The changing climate of opinion on India, apparently bolstered by its booming digital economy and by Modi’s ever-expanding national narrative, is often clouded by scepticism, a pause for proof that India is indeed the forward-looking free market utopia of Modi’s prophesies. “There were big expectations from Modi, especially because he has projected India’s power so well in front of the world. But the reality is starting to sink in,” says MR Rangaswami, an investor. “What he has accomplished is this: he has somehow instilled a great sense of pride in being Indian and by doing so, infused energy in the Valley.”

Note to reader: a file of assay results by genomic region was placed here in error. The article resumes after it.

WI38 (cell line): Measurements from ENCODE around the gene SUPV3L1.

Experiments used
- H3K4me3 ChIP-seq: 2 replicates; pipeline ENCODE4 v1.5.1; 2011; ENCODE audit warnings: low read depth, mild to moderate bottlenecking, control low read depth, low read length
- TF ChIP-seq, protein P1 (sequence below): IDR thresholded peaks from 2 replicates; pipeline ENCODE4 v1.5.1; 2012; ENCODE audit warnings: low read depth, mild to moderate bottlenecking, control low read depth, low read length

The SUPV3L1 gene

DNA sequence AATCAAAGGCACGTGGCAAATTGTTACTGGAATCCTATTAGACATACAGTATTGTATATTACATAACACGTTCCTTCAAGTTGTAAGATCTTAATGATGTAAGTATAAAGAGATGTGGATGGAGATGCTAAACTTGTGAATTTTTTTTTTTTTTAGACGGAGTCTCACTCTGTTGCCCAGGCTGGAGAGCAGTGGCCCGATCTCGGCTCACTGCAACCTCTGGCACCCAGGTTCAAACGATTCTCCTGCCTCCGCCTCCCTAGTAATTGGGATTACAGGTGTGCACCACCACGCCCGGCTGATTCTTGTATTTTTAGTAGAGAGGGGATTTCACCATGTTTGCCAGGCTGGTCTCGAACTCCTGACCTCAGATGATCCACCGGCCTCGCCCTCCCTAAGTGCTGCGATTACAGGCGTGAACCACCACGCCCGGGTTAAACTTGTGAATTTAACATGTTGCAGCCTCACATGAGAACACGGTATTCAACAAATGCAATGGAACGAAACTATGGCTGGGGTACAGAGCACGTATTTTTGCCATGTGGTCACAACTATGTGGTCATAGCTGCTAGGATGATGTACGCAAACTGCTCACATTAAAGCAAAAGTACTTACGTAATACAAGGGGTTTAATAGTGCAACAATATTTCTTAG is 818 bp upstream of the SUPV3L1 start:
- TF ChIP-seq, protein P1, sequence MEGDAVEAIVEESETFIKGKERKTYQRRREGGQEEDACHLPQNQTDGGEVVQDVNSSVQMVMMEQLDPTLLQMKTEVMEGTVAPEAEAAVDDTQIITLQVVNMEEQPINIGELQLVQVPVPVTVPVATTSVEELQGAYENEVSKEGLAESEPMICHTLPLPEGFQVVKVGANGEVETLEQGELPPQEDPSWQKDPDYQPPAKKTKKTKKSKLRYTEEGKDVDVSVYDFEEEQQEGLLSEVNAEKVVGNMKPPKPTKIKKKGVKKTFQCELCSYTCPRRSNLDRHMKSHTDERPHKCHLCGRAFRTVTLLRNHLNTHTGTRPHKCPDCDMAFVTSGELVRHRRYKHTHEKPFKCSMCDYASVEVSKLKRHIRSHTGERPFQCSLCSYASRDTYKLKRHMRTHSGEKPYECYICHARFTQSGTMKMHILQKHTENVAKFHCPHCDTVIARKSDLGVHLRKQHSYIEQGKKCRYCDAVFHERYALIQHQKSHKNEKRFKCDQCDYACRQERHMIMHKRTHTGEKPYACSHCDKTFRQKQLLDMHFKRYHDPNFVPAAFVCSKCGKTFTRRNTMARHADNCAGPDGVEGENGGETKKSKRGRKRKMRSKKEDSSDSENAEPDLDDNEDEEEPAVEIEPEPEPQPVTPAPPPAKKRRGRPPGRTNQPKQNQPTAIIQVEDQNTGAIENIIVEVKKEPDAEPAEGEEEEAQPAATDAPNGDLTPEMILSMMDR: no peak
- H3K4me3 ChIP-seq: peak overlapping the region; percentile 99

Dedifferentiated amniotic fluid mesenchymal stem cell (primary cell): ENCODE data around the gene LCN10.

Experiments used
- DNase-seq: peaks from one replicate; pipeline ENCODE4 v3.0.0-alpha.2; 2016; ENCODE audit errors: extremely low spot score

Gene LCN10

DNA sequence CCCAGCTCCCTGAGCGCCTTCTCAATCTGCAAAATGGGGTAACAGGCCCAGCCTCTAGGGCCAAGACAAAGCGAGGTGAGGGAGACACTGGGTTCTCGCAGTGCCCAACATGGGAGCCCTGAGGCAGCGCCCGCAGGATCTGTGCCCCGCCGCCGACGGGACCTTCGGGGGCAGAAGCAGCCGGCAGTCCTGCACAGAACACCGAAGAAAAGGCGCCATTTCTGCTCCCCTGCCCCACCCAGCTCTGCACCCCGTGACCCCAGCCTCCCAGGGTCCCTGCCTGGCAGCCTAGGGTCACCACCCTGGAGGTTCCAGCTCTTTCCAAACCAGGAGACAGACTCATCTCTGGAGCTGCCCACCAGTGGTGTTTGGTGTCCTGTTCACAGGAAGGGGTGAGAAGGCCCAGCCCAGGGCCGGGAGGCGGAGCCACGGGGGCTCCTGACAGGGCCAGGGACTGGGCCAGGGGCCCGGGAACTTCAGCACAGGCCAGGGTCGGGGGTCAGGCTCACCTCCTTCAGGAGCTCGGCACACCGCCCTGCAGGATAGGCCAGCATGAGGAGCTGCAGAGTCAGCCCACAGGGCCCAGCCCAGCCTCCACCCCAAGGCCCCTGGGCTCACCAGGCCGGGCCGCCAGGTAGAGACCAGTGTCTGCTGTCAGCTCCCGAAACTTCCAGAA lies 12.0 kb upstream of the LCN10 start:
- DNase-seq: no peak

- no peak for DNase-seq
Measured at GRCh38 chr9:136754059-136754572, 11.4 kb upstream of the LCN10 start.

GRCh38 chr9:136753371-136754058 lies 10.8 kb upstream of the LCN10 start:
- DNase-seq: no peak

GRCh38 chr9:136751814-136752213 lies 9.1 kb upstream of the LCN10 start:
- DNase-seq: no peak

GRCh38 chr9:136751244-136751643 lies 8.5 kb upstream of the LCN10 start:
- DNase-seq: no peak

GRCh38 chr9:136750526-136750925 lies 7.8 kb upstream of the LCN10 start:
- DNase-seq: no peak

Ahead of the community reception for Modi at the SAP Centre in San Jose on Sunday afternoon, as de rigueur protest groups and his supporters line the security barricades, and the street begins to resemble a Gujarati masquerade ball, I wonder if his speech will seek the consolation of myth and past glory or hinge on the hoary notion of culture. But his is not a static language. In keeping with the carnivalesque spirit of this roaring gathering of 18,000, Modi trades in the restraint of his earlier address to Silicon Valley bigwigs for the sentimental rhetoric of a mannerist. He speaks loudly in Hindi, taking a dig at the vulnerable political reputations of all other leaders in India, and demands a ‘certificate’ for the work he has done as Prime Minister. The 21st century, he declares, smiling away the crowd’s delirious chant of “Modi Modi Modi”, is India’s. Amid the whoops and cheers, one can almost hear the fluttering of the Indian-American spirit, long blinkered by ambition and growth, and now eager for a deeper bond with the motherland. “I do not think of it as brain drain, but as brain deposit,” Modi assures his audience. “The day it finds the opportunities, it will benefit Mother India. And now that season for opportunity has come,” he says.